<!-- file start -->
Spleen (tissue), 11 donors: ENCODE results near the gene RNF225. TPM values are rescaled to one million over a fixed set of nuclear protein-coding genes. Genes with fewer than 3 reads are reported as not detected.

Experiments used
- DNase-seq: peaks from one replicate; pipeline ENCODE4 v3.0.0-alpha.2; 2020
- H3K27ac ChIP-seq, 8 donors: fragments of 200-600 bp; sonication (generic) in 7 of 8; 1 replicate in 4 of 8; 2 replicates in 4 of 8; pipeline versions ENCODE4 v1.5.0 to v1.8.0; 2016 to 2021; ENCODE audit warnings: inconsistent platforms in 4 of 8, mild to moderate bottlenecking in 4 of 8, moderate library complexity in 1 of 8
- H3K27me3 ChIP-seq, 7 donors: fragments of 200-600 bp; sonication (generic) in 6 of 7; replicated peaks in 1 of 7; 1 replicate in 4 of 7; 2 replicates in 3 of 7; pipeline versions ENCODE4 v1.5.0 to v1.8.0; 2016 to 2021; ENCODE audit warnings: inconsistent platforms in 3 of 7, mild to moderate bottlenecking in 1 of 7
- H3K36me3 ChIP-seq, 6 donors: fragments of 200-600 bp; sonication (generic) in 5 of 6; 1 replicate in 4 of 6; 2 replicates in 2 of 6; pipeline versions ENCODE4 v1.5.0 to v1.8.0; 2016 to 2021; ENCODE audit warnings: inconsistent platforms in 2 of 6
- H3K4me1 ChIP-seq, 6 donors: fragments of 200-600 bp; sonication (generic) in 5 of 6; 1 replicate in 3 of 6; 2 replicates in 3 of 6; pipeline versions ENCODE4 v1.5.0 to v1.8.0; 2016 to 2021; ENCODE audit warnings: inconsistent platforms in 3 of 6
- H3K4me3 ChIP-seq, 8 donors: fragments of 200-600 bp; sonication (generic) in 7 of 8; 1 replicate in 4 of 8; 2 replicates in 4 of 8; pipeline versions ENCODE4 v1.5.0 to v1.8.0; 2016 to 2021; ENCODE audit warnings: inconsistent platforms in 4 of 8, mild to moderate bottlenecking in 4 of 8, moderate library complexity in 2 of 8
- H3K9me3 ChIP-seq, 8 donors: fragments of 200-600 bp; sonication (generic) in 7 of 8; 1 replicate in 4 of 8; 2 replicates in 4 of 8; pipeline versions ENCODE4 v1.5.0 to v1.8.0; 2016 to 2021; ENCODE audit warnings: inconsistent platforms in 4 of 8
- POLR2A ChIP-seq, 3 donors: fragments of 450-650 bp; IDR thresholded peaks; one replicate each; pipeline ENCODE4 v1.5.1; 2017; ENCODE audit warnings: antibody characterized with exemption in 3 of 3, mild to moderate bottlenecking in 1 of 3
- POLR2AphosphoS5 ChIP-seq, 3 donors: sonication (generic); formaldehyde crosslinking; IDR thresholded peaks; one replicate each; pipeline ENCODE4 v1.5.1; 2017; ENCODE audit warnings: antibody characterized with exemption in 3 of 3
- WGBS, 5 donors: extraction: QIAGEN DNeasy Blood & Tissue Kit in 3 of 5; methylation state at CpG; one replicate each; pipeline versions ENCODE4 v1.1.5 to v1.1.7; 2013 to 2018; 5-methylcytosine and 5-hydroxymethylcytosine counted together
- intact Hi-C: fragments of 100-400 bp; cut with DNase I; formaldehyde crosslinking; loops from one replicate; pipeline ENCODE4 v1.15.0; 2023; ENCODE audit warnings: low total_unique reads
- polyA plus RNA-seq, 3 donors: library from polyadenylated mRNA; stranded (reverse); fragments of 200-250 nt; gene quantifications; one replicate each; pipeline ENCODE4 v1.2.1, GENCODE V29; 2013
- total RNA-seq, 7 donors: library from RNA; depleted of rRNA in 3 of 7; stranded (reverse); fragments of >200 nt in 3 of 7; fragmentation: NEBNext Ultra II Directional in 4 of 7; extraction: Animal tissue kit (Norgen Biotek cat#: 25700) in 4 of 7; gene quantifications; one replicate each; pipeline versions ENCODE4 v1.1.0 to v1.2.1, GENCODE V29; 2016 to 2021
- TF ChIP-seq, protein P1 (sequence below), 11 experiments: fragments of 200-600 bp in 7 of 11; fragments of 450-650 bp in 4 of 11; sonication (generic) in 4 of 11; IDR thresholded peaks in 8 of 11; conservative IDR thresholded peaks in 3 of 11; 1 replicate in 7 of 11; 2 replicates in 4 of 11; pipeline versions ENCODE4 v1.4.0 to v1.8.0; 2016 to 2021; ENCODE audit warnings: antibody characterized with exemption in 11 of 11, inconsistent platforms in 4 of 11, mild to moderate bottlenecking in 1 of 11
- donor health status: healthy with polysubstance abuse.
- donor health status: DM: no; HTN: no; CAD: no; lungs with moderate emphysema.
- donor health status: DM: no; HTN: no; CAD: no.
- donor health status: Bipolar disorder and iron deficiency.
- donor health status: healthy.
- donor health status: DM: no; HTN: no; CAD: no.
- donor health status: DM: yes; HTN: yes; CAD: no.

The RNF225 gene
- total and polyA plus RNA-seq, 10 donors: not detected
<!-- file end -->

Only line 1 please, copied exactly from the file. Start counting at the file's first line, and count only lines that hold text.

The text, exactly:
Spleen (tissue), 11 donors: ENCODE results near the gene RNF225. TPM values are rescaled to one million over a fixed set of nuclear protein-coding genes. Genes with fewer than 3 reads are reported as not detected.